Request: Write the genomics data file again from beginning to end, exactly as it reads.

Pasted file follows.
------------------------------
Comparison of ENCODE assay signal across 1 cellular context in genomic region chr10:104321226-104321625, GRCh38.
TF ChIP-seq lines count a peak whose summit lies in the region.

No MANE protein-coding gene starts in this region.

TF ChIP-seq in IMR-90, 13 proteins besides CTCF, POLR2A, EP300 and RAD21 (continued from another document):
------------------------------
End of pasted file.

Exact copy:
Comparison of ENCODE assay signal across 1 cellular context in genomic region chr10:104321226-104321625, GRCh38.
TF ChIP-seq lines count a peak whose summit lies in the region.

No MANE protein-coding gene starts in this region.

TF ChIP-seq in IMR-90, 13 proteins besides CTCF, POLR2A, EP300 and RAD21 (continued from another document):